Seeing as this is a review, I won’t be commenting explicitly on the events that unfolded but I’ll analyze what we know, which is surprisingly a great deal. I love 12 episode dramas (hi Liar Game) because they tend to avoid the lag ever present in 16 episode shows. There’s always one slow episode. 12 episode shows don’t have that. So we know a lot about Weol-ju. One. She has quite the temper and (as a woman who’s been discovering her own temper the past couple of years) I love her. She doesn’t back down in the face of injustice, has no issues with grabbing assholes by the neck and uses her supernatural powers for incredibly petty revenge. l. LOVE. IT.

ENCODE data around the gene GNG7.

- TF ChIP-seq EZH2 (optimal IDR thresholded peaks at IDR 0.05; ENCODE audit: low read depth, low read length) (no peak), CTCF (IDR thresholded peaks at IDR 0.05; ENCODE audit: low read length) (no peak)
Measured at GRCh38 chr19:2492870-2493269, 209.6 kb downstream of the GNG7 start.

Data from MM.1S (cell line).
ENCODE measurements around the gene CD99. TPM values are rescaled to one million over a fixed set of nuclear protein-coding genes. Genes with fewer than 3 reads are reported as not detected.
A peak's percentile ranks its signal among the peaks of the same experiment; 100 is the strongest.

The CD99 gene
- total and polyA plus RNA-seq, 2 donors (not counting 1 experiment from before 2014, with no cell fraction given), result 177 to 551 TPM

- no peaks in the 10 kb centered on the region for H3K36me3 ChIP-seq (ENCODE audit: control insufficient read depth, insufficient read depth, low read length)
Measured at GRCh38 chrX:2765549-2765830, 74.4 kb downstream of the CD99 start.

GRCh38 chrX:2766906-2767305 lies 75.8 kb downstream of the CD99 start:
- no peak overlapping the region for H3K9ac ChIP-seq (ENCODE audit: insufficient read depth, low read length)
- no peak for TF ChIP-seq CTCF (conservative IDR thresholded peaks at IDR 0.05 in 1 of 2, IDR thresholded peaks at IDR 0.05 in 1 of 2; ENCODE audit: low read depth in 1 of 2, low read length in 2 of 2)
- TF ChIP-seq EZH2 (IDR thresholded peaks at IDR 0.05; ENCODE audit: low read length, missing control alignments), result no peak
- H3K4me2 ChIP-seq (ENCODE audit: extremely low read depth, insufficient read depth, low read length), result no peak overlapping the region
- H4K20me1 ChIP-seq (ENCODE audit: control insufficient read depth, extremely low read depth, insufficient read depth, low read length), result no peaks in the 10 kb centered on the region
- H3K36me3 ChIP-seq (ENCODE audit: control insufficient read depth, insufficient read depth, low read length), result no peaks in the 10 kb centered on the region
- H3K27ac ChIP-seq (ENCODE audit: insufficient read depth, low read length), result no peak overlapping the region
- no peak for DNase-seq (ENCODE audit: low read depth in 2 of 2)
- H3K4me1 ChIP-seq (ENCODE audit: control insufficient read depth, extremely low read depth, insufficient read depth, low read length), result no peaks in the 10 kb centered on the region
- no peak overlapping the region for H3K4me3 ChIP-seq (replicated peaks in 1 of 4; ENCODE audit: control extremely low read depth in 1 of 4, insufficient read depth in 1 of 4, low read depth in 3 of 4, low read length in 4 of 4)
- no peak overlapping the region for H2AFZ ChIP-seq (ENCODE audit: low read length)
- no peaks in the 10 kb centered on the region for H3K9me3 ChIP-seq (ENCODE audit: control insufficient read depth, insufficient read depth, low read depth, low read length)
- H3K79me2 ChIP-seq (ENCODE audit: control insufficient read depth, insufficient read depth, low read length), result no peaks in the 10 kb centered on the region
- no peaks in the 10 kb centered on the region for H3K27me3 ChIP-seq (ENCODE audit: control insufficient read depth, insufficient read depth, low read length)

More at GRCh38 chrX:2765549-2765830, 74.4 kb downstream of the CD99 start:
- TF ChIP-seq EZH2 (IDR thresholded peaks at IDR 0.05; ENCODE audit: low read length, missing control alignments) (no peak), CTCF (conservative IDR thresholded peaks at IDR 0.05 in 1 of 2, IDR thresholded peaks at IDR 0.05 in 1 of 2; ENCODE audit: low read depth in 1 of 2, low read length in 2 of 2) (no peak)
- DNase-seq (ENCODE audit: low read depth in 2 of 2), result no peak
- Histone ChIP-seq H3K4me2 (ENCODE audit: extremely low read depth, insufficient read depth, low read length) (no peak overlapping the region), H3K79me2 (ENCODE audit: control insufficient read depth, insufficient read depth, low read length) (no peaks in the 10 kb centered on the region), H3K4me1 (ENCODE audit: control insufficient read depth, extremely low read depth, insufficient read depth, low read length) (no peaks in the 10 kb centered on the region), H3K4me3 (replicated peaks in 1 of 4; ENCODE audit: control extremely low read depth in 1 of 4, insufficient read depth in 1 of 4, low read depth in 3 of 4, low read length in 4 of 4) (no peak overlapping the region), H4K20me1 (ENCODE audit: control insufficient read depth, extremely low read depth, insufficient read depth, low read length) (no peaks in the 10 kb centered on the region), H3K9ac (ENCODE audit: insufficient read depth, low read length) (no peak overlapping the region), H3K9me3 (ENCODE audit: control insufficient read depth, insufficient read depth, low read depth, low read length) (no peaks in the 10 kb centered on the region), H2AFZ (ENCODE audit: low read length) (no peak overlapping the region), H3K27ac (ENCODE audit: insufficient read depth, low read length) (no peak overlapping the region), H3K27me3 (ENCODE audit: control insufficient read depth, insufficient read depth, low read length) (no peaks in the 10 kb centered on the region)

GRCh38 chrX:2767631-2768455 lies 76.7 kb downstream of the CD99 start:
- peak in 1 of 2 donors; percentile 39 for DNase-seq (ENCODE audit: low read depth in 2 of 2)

Not to draw comparisons and both actress were INCREDIBLE, but one of my issues with how Jang Man Weol was written in HDL, was that she was shown as clever and cunning and yet a complete nitwit when it came to her finances. I just found it so hard to believe that this intelligent savvy woman was so self absorbed and loved to roll in cash without a care for anything else. It’s almost as if Man Weol was so amazing, that the writers had to give her a weird flaw for comic relief. I just couldn’t buy it. We don’t see that in Weol-ju, which feels much much better. She’s flawed in her own way (see: very bad temper which lends itself to bouts of impulsivity) and selfish and egotistical but it feels organic. Hwang Jungeum conveys Weol-ju’s world weariness very well. She definitely gets up to some wild antics (Hwang Jungeum’s legendary overacting comes into play here and actually works for once) but in the wry turn of her lips you see cynicism and anger. Her eyes say ‘been there done that’. She’s quick to judge, but quick to forgive as episode 2 proves. And Manager Gui may have been onto something when he mentioned in episode 1 that she may not hate humans, rather there may be something deep inside her that she’s keeping from the world. Weol-ju paused when he made those comments so we might be in for something interesting.